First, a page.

• Psalm 121 - Look Up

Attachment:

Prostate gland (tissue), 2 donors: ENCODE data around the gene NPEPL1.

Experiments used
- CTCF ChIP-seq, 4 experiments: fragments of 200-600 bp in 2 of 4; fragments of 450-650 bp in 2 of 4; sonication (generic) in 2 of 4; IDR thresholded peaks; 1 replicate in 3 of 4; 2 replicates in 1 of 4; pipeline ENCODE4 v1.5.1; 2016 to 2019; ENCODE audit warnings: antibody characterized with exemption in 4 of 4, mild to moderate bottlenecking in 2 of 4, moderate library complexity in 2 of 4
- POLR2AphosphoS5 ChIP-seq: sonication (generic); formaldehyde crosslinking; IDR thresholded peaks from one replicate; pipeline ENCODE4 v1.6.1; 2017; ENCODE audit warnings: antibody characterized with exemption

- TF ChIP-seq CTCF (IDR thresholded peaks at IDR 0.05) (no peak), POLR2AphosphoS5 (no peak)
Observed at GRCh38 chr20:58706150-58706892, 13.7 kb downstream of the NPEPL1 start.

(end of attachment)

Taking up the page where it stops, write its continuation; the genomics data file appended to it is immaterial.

Confidently walk the narrow path by lifting your eyes to the Lord. Psalm 121 (NIV) A song of ascents. 1 I lift up my eyes to the mountains— where does my help come from? 2 My help comes from the Lord, the Maker of heaven and earth. 3 He will not let your foot slip— he who watches over you will not slumber; 4 indeed, he who watches over Israel will neither slumber nor sleep. 5 The Lord watches over you— the Lord is your shade at your right hand; 6 the sun will not harm you by day, nor the moon by night. 7 The Lord will keep you from all harm— he will watch over your life; 8 the Lord will watch over your coming and going both now and forevermore. Listen to passage & devotional: Belgic Confession of Faith, Article 13: The Doctrine of God’s Providence We believe that this good God, after he created all things, did not abandon them to chance or fortune but leads and governs them according to his holy will, in such a way that nothing happens in this world without his orderly arrangement. Yet God is not the author of, nor can he be charged with, the sin that occurs. For his power and goodness are so great and incomprehensible that he arranges and does his work very well and justly even when the devils and wicked men act unjustly. We do not wish to inquire with undue curiosity into what he does that surpasses human understanding and is beyond our ability to comprehend. But in all humility and reverence we adore the just judgments of God, which are hidden from us, being content to be Christ’s disciples, so as to learn only what he shows us in his Word, without going beyond those limits. This doctrine gives us unspeakable comfort since it teaches us that nothing can happen to us by chance but only by the arrangement of our gracious heavenly Father. He watches over us with fatherly care, keeping all creatures under his control, so that not one of the hairs on our heads (for they are all numbered) nor even a little bird can fall to the ground without the will of our Father. In this thought we rest, knowing that he holds in check the devils and all our enemies, who cannot hurt us without his permission and will. For that reason we reject the damnable error of the Epicureans, who say that God involves himself in nothing and leaves everything to chance. Summary Psalm 121 comes in a section of the Psalter which is known as the Songs of Ascents. Since Jerusalem sat on top of a hill, the pilgrims from the outer reaches of Israel would have to ascend the hill as they came to visit the temple, and they would sing these short Psalms as they traveled and anticipated coming into the Lord's presence. What a picture- these tired and worn down travelers standing on the floor of the valley and looking up the mountain to Jerusalem, knowing that they were going to the very source of their help: the Lord, the Maker of heaven and earth. This short Psalm reminds you of God's providential care in three specific ways. First, "He will not let your foot slip." Every moment of every day you can be assured the Lord guards your footsteps. Secondly, know that "the LORD watches over you." Though it often seems like the sun is beating down on you without relief, take comfort in that the "LORD is your shade." Finally, you are reminded that the "LORD will keep you from all harm." This may rouse your inner skeptic a bit as you begin to consider all of the harm you've experienced over the course of your life, as you begin to wonder why the Lord didn't seem to "watch over your coming and going" during some of the more trying episodes in your life. But read this promise in light of God's providence in the life of Joseph and his brothers, and be reminded that what we often experience as harm are things the Lord intends for good purposes. Dig Deeper This short song which gave the ancient Israelites such hope as the ascended the temple mount ought to give you and I even more hope as we read it in the light of Christ. Jesus called us to enter the narrow gate and walk the narrow path which leads to eternal life. Jesus' command may be interpreted that somehow making it to salvation and eternal life is contingent upon our ability to stay the course and keep ourselves on the difficult footing of the narrow path. But this isn't the case at all! As you walk the difficult route Christ has called you to follow, be sure to sing Psalm 121 to yourself often so that you're reminded that your Lord will not let your foot slip, that He watches over you day and night, and that He will keep you from all harm both now and forevermore. AAA Prayer (About) ACKNOWLEDGE WHO GOD IS: My help comes from the LORD, the Maker of heaven and earth; ALIGN YOUR LIFE WITH GOD'S WILL: Pray that you will walk down the narrow path with the confidence of knowing your Father will not let your foot slip as you trust in Him; ASK GOD FOR WHAT YOU NEED: Read the New Testament in a year! Today: Matthew 6